“To find out something new about apples is really exciting”, says Dr Mary Parker of the Institute of Food Research. “Apples have been cultivated for about as long as human history and Fuji apples are particularly prized for their crispness, sweet flavour and keeping qualities “.
The variety was developed in Japan, but is widely grown in the Southern Hemisphere, China, Southern Europe and the USA. It is a cross between Ralls Janet and Red Delicious, and is itself used as a parent in breeding programmes.
“The reason these hairs have not been spotted before is probably because the full extent of their growth can only be appreciated in 3D”, says Dr Parker.
Dr Parker used light microscopy and scanning electron microscopy to reveal clumps of small, elongated and branched cells in the air spaces between cells. She named them callus hairs because of their resemblance to the cells which make up the white velvety tufts (sometimes mistaken for fungus) which develop around the seeds in some apple varieties.
The presence of callus hairs filling the airspaces of mature Fuji could account for the susceptibility of late-harvested apples to internal browning. Unrestricted gas flow through the fruit is vital for successful long-term storage particularly in modified atmospheres. Callus hair growth, with its own oxygen requirement and carbon dioxide output, may reduce the efficiency of gas transport through the spaces between cells.
“With this new knowledge, breeders could pick parent varieties with all the positive traits of Fuji apples but with less-developed callus hairs”, says Dr Parker. The presence or absence of callus hairs could also be used to test the authenticity of dried apples labelled as Fuji.
Preliminary studies have shown that callus hairs are rich in phytonutrients but may also contain allergens. Further investigations are needed to establish how growth conditions and orchard management affect the extent of callus hair development.For more information please contact Dr Mary Parker
Climate change, population growth may lead to open ocean aquaculture
05.10.2017 | Oregon State University
New machine evaluates soybean at harvest for quality
04.10.2017 | University of Illinois College of Agricultural, Consumer and Environmental Sciences
University of Maryland researchers contribute to historic detection of gravitational waves and light created by event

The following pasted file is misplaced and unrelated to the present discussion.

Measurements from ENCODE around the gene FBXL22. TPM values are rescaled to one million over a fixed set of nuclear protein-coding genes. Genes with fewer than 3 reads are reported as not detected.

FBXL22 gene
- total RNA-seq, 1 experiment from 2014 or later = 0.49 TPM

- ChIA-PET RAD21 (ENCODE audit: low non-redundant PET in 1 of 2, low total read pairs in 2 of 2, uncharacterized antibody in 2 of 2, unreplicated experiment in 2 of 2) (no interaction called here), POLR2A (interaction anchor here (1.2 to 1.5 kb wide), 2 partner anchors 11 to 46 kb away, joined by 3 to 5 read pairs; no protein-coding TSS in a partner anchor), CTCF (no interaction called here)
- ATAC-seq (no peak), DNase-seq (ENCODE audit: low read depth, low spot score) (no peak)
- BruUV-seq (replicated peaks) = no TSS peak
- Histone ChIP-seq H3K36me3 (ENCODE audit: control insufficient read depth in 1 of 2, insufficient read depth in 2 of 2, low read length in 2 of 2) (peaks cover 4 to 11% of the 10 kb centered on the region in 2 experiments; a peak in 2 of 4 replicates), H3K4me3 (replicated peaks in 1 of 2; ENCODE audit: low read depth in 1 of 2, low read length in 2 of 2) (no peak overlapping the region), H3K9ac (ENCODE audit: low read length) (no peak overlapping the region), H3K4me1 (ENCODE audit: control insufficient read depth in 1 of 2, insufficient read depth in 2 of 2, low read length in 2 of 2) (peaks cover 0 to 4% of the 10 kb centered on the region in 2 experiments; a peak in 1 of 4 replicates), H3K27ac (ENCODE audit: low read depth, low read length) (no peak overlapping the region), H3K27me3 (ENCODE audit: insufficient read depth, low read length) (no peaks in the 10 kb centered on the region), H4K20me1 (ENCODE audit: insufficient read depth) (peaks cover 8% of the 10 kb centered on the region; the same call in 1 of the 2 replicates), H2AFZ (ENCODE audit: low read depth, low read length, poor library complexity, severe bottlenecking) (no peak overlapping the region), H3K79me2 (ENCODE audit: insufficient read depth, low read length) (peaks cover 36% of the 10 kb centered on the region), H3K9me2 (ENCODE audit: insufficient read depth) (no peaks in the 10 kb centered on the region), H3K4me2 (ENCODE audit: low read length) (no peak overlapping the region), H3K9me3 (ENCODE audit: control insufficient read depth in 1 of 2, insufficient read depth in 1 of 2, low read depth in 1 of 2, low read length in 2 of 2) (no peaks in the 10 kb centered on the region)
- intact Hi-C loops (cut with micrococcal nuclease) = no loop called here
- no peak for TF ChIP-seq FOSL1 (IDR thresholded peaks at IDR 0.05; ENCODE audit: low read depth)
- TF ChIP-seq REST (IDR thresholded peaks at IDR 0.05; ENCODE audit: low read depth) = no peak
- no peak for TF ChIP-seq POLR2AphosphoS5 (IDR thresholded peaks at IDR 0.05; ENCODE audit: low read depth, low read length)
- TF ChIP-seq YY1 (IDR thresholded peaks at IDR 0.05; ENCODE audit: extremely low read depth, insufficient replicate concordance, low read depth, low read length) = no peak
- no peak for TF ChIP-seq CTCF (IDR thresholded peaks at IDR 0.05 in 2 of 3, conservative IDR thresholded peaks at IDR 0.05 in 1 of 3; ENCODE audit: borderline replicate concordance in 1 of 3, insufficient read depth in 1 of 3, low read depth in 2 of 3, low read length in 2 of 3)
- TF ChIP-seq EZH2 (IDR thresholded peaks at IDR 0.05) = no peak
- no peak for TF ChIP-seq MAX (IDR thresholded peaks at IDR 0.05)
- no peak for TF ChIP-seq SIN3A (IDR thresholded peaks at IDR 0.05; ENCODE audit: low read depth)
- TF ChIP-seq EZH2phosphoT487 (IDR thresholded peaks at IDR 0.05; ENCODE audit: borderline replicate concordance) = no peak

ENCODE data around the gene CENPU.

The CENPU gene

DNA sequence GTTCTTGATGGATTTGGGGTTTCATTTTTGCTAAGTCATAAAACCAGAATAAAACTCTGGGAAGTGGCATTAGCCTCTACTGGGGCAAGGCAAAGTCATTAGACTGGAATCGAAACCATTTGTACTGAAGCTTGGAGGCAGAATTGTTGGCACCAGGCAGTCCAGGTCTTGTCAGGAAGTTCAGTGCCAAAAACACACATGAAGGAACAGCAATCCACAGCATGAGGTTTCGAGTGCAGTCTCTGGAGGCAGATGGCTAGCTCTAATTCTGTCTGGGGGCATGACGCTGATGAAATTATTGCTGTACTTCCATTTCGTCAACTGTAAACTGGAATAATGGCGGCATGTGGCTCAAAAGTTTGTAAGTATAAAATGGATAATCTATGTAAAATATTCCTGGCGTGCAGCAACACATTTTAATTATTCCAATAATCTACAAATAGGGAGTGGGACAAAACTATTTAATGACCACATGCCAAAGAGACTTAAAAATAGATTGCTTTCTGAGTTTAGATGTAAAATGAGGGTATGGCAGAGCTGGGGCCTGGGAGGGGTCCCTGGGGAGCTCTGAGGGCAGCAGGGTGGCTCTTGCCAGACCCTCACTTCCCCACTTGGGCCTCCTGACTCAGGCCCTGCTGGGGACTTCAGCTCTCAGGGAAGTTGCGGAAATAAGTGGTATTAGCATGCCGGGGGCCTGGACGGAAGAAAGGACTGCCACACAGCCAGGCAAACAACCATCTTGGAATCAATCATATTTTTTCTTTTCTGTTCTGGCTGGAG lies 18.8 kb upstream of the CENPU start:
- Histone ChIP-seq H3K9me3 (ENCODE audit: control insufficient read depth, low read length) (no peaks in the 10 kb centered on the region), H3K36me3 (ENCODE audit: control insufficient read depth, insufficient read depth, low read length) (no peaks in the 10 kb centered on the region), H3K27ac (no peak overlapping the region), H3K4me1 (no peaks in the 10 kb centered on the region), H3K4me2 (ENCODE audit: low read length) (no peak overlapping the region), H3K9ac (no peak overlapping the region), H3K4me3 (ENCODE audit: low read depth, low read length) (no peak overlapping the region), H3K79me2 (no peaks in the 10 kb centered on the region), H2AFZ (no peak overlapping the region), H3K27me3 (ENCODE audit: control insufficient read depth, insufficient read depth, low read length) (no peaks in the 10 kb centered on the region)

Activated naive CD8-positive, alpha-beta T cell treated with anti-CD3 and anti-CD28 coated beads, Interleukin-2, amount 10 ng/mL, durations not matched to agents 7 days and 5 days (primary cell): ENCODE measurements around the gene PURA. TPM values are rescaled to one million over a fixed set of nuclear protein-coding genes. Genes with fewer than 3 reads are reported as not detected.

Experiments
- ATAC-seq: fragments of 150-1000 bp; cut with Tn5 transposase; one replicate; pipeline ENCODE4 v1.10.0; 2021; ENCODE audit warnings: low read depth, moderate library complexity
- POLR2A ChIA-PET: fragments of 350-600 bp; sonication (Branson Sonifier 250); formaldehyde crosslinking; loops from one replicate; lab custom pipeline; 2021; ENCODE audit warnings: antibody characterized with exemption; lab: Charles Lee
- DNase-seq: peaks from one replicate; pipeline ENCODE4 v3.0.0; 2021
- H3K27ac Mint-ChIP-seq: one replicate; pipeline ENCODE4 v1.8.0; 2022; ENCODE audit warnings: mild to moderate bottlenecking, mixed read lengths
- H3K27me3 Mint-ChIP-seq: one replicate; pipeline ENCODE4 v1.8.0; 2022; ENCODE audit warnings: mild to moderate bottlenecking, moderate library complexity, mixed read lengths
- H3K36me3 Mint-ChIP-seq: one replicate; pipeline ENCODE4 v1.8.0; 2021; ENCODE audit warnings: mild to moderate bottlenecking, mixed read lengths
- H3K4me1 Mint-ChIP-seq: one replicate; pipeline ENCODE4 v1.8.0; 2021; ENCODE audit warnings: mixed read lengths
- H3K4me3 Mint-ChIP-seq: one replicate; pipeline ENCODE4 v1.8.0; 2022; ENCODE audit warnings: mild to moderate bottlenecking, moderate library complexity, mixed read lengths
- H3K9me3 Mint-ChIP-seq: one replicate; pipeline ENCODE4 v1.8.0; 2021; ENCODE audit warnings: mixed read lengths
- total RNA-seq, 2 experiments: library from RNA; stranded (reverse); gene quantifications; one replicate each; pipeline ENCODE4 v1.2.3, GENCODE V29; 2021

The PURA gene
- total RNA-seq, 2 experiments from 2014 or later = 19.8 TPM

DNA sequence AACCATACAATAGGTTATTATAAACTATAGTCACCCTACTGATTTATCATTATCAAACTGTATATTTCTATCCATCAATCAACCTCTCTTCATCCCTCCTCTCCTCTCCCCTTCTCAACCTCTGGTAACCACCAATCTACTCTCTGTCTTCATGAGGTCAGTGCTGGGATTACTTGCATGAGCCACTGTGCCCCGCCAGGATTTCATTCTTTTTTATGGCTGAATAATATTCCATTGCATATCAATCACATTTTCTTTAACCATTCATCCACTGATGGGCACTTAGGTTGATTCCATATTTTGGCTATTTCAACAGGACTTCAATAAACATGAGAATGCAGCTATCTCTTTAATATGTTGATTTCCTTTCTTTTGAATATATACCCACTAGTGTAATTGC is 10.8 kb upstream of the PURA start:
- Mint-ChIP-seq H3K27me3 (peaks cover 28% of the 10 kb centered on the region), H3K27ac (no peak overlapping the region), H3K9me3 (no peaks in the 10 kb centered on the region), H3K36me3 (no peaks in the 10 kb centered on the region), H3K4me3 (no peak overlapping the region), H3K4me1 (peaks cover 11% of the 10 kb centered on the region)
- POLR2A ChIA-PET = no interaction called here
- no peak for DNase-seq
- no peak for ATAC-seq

On August 17, 2017, at 12:41:04 UTC, scientists made the first direct observation of a merger between two neutron stars--the dense, collapsed cores that remain...
Seven new papers describe the first-ever detection of light from a gravitational wave source. The event, caused by two neutron stars colliding and merging together, was dubbed GW170817 because it sent ripples through space-time that reached Earth on 2017 August 17. Around the world, hundreds of excited astronomers mobilized quickly and were able to observe the event using numerous telescopes, providing a wealth of new data.
Previous detections of gravitational waves have all involved the merger of two black holes, a feat that won the 2017 Nobel Prize in Physics earlier this month....
Material defects in end products can quickly result in failures in many areas of industry, and have a massive impact on the safe use of their products. This is why, in the field of quality assurance, intelligent, nondestructive sensor systems play a key role. They allow testing components and parts in a rapid and cost-efficient manner without destroying the actual product or changing its surface. Experts from the Fraunhofer IZFP in Saarbrücken will be presenting two exhibits at the Blechexpo in Stuttgart from 7–10 November 2017 that allow fast, reliable, and automated characterization of materials and detection of defects (Hall 5, Booth 5306).
When quality testing uses time-consuming destructive test methods, it can result in enormous costs due to damaging or destroying the products. And given that...
Using a new cooling technique MPQ scientists succeed at observing collisions in a dense beam of cold and slow dipolar molecules.
How do chemical reactions proceed at extremely low temperatures? The answer requires the investigation of molecular samples that are cold, dense, and slow at...
Scientists from the Max Planck Institute of Quantum Optics, using high precision laser spectroscopy of atomic hydrogen, confirm the surprisingly small value of the proton radius determined from muonic hydrogen.
It was one of the breakthroughs of the year 2010: Laser spectroscopy of muonic hydrogen resulted in a value for the proton charge radius that was significantly...
17.10.2017 | Event News
10.10.2017 | Event News
10.10.2017 | Event News
20.10.2017 | Information Technology
20.10.2017 | Materials Sciences
20.10.2017 | Interdisciplinary Research